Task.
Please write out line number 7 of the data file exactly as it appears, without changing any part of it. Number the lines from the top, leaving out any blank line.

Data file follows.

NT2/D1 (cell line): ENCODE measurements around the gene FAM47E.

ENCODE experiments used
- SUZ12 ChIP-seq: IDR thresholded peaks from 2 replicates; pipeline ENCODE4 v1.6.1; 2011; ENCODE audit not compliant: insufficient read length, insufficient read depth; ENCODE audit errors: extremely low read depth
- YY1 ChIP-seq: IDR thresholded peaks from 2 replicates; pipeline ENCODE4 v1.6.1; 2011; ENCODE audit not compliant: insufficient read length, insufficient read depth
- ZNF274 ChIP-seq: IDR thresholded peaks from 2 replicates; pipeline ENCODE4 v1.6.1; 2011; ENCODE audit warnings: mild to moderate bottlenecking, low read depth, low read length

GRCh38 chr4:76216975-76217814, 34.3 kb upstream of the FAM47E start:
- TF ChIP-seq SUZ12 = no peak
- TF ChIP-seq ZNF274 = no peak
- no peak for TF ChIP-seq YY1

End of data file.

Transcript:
- TF ChIP-seq SUZ12 = no peak